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Five Rules For Playtime

Before you go head-to-head with your child in battle, review these rules for happy play



To ensure everyone has fun when you're having a bit of rough-and-tumble play, be sure to put these rules into action – and remember (parents) that you are the bigger person in this game, so tone it down if you think there's any chance it might be getting a little too overwhelming for your smaller people. After all, it's not fun if your child doesn't think it is.

1. No Obnoxious Tickling
Especially not the way your big brother used to tickle you. A quick little tickle or light jab is fine, provided you let your child catch his breath before doing it again. Laughter is an involuntary reaction and does not necessarily mean the tickling is fun for your child. See how much laughter you can get with a fake tickle, where you almost touch your child in ticklish spots, but not quite. In addition, make sure to stay “above the belt.” No punching, kicking, biting, scratching, hair pulling, pinching, or headlocks allowed. Limit yourselves to pushing, holding, and grappling. If a violation occurs, don’t abruptly end the roughhousing, but verbally review the rules, listen to what your child has to say, then reengage when everyone's ready.

2. Follow the Giggles
If you do something that makes your child laugh, do it again. And again. This advice might seem obvious, but as an adult it’s easy to tire of a joke before kids do. To bring out the giggles, act silly, lose your dignity, and fall over a lot. Improvisation is another great source of laughter. Follow the flow; be loud, wild, outrageous, and exuberant.

On the other hand, roughhousing is sometimes accompanied bynogiggles at all. If your child seems “dead serious,” with an edge of real anger,then stop. But if there’s a sparkle in your child’s eye, focused concentration,and beads of sweat, that is a sign that you and she are working onmastery.This is a wonderful form of play that leads to deep learning and great satisfaction,like when kids get the hang of the monkey bars, or they finallybuild a tall block tower that doesn’t fall over, or they shoot baskets overand over from the same spot until they get a rhythm going.

3. Freeze the Action Frequently to Keep Things Smooth
Make up a code word that means “stop,” and use it frequently during roughhousing so that your kid can practice revving up and calming down (silly code words like “banana cream pie” often work best). Freeze like a statue as soon as you say the word, and encourage your child to freeze with you. In most cases you should keep the freezes short, just enough time to catch your breath. Injuries and taking time to review the guidelines call for a longer freeze. At first you might have to gently hold your child still after you call out the freeze word, but over time they’ll get the idea. Use a different silly word to mean “go.”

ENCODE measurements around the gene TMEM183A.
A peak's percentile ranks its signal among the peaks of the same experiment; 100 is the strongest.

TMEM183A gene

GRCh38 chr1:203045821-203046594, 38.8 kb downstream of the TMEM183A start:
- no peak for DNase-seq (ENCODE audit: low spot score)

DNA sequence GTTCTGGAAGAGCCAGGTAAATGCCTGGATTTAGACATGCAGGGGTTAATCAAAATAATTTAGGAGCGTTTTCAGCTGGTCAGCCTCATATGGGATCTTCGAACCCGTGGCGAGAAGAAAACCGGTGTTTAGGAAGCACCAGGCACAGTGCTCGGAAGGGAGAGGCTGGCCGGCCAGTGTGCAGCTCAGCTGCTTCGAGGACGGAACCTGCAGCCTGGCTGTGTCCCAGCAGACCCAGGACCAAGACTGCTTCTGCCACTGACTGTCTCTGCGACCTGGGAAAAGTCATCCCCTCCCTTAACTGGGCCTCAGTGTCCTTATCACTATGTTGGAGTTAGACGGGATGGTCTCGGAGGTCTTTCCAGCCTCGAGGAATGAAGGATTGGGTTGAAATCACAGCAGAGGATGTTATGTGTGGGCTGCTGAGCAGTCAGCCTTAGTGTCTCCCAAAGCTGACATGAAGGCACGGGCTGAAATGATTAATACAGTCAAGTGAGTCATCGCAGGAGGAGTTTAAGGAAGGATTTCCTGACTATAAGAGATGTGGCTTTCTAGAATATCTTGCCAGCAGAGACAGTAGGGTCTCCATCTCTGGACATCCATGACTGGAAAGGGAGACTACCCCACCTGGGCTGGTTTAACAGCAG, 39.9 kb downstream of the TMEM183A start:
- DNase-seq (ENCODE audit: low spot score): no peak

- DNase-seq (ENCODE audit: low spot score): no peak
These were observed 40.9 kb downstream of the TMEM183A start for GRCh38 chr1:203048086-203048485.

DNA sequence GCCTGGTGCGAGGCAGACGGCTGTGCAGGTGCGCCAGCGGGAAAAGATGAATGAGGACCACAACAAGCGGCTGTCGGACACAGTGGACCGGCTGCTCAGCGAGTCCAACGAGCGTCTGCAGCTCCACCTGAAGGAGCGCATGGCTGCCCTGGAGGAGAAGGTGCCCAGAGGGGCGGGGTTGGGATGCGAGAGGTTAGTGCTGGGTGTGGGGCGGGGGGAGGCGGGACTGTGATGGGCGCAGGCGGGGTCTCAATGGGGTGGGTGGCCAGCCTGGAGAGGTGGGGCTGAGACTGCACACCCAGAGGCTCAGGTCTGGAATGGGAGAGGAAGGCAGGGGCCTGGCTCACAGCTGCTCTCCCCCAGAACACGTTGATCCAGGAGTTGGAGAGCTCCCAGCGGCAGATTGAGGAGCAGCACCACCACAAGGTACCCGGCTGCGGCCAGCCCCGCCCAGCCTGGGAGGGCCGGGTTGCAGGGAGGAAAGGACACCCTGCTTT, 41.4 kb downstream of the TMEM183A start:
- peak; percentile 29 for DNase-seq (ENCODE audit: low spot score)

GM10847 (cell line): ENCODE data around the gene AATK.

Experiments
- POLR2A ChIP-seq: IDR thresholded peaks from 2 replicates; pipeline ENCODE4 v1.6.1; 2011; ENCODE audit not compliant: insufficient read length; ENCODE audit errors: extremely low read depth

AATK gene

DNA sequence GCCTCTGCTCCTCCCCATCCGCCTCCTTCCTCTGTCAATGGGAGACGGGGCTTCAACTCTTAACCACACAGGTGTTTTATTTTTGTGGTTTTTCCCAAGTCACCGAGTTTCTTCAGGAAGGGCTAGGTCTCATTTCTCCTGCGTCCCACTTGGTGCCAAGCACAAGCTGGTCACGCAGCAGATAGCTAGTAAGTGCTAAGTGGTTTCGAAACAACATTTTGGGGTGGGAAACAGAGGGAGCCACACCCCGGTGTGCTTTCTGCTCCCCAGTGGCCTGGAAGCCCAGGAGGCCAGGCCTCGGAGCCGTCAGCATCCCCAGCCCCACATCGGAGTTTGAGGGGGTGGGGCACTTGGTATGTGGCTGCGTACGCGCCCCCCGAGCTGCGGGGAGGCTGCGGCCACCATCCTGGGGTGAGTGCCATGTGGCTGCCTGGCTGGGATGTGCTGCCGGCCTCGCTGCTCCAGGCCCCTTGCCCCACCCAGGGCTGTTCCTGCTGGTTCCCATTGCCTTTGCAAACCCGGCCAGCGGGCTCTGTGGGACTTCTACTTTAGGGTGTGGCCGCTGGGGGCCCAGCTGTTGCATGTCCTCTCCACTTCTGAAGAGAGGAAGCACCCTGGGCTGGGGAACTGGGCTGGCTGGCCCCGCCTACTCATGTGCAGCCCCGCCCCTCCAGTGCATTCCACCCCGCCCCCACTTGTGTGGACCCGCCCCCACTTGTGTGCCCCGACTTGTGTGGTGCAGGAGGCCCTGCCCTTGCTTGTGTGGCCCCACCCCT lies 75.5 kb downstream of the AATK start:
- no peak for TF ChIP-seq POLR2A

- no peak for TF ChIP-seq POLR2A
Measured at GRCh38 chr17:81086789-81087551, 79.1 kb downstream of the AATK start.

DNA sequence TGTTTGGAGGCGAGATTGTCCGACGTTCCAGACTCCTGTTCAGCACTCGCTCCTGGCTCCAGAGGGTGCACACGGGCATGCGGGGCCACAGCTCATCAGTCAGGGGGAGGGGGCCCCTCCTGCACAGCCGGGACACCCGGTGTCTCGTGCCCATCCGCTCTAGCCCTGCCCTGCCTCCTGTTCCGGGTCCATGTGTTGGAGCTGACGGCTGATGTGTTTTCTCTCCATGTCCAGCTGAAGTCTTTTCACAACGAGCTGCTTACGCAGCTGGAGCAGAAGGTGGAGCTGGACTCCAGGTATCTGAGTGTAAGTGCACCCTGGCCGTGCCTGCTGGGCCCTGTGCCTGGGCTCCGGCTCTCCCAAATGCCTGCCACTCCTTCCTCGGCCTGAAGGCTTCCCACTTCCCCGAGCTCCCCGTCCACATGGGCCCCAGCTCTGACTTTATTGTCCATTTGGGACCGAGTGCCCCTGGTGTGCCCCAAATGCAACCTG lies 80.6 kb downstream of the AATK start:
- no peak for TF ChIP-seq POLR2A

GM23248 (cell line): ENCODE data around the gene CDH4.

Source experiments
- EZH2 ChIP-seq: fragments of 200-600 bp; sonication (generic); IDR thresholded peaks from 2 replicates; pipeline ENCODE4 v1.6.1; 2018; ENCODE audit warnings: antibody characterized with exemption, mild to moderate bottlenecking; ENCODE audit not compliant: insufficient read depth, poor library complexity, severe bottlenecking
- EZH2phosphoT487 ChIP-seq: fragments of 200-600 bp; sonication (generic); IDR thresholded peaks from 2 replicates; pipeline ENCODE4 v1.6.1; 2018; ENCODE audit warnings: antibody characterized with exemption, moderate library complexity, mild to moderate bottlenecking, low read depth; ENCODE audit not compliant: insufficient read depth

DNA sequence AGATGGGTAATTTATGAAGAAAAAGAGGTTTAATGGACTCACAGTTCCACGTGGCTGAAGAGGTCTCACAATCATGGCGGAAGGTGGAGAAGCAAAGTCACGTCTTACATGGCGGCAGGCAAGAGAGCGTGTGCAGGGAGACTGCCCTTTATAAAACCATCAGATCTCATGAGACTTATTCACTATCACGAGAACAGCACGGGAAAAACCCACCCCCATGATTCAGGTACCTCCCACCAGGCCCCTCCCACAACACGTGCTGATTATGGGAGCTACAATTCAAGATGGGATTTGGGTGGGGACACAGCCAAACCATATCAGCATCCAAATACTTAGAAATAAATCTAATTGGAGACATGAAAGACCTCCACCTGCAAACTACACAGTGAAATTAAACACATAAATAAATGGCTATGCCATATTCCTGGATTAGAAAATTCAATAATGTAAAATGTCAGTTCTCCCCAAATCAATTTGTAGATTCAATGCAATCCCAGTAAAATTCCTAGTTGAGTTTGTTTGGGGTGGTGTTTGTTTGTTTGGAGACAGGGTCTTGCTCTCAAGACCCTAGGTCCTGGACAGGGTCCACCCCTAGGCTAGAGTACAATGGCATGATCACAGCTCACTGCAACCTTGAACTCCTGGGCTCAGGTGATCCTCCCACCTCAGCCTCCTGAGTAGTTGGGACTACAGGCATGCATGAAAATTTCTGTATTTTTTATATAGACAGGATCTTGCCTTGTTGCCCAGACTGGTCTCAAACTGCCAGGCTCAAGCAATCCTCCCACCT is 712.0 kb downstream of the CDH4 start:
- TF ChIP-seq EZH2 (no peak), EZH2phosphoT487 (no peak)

4. Emotional First Aid Goes a Long Way
Be sure to pause your roughhousing for major, minor, and even imaginary injuries. An imaginary injury is usually a sign that a child has deep feelings he or she wants to express, and is looking for a safe way to do so. In the case of such injuries, don’t counter with, “You’re not really hurt!”. Instead, just listen. And use Band-Aids liberally!

Similarly, be prepared for great roughhousing to sometimes end in tears or a tantrum. This is normal: Emotional safety and closeness allow children to show their deeper feelings. Take a break from roughhousing to listen and provide comfort. Children’s tears and other strong expressions of emotion are their best ways of showing us their feelings. Instead of pushing them to stop these feelings as soon as possible, allow a full release of them, which will let children regain their best thinking and their happiness and will get them back to roughhousing in no time.

5. Secure the Perimeter
Now take a minute to check out the environment for your playtime. Notice any sharp corners, loose rugs, valuable glass vases, ceiling fans, and other potential hazards. Take off jewelry, watches, or anything that might break or injure someone. Many of the moves and games in this book are best performed on a soft surface, like a mat, carpet, or grass. Avoid tile, hardwood floors, and cement. We recommend mentally visualizing all of the more complicated moves first and practising with a big pillow prior to engaging with your child.

For more great playtime advice, visit Anthony T DeBenedet & Lawrence J Cohen's website at www.theartofroughhousing.com

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roughhousing, play, children, games, tickling, laugh, tears, tantrum, anthony t debenedet, lawrence j cohen
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